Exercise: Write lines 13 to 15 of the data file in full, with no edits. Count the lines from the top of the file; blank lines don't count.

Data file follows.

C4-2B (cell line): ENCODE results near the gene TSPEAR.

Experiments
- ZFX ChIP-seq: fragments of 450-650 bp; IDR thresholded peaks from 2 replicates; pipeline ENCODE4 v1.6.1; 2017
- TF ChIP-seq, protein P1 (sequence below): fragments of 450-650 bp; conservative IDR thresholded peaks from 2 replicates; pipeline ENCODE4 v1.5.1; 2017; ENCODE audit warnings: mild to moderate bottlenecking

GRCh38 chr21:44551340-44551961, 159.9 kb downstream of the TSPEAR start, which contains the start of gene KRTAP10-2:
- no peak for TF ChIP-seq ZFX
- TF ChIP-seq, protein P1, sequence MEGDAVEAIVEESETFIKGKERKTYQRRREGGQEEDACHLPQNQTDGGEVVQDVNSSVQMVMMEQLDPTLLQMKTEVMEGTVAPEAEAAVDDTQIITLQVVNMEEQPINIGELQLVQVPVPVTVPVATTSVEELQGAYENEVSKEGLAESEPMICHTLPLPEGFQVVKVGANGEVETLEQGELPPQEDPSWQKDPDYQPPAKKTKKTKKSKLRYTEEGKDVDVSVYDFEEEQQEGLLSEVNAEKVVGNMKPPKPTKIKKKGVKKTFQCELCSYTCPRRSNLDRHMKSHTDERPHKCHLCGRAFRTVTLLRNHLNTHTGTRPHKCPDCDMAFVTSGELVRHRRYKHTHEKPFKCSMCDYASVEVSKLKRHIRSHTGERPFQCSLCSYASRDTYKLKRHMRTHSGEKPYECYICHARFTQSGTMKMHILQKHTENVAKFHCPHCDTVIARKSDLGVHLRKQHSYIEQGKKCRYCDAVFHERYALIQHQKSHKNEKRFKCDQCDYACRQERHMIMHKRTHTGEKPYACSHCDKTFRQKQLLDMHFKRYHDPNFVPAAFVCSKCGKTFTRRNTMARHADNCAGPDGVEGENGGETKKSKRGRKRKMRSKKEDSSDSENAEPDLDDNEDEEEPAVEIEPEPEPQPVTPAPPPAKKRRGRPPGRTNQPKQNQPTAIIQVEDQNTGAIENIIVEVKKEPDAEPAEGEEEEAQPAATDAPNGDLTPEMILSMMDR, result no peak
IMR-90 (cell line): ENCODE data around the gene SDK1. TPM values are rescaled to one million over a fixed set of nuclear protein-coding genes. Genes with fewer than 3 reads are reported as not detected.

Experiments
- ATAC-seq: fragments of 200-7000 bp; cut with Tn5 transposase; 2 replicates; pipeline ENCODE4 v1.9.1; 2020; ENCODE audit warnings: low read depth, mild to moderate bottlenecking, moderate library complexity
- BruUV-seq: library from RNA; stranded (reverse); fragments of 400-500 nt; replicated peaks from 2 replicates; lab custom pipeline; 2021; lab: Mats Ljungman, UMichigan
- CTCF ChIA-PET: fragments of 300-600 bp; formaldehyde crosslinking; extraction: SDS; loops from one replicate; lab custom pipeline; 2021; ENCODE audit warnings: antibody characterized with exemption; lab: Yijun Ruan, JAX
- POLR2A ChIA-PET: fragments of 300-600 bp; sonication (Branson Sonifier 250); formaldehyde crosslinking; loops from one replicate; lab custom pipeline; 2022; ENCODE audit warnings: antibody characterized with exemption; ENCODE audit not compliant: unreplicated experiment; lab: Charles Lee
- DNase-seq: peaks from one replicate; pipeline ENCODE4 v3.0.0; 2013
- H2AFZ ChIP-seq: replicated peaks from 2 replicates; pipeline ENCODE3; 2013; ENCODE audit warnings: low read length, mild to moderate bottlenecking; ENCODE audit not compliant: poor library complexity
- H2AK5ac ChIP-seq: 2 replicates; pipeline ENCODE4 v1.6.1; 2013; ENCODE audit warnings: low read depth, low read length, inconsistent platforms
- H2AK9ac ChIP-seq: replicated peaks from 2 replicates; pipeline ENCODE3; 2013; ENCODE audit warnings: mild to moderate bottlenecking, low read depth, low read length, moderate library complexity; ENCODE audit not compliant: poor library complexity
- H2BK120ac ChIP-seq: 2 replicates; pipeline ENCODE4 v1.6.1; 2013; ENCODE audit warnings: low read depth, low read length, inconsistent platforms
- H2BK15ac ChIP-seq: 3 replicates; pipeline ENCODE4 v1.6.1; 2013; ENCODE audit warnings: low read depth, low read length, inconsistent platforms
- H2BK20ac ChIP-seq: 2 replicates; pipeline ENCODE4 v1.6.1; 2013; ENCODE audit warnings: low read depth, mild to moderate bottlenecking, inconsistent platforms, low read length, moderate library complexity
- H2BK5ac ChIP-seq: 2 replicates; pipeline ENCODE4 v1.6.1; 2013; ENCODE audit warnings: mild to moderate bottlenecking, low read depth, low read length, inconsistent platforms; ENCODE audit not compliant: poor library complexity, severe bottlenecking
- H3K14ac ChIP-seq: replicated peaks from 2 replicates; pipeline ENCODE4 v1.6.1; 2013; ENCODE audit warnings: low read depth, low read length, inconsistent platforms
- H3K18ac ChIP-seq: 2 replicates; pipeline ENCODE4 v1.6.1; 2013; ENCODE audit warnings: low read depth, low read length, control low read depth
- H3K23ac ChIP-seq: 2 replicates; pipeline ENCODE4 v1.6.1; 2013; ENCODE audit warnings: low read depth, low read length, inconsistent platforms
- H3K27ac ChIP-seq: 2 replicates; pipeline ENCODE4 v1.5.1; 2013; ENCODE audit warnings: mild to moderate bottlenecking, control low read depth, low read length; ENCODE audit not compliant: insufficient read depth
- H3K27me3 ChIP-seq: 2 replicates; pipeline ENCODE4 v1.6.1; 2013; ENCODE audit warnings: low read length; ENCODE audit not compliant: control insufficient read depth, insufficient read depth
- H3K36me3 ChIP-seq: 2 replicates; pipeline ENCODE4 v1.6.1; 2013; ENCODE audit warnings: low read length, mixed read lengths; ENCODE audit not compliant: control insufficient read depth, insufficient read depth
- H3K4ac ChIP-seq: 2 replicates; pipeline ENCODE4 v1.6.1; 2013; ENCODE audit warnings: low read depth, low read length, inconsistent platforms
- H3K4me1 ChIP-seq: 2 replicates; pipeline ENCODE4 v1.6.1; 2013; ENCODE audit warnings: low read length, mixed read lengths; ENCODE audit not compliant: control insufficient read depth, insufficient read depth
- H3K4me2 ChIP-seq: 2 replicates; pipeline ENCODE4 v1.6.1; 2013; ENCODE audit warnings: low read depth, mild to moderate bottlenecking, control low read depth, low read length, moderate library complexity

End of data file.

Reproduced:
- POLR2A ChIA-PET: fragments of 300-600 bp; sonication (Branson Sonifier 250); formaldehyde crosslinking; loops from one replicate; lab custom pipeline; 2022; ENCODE audit warnings: antibody characterized with exemption; ENCODE audit not compliant: unreplicated experiment; lab: Charles Lee
- DNase-seq: peaks from one replicate; pipeline ENCODE4 v3.0.0; 2013
- H2AFZ ChIP-seq: replicated peaks from 2 replicates; pipeline ENCODE3; 2013; ENCODE audit warnings: low read length, mild to moderate bottlenecking; ENCODE audit not compliant: poor library complexity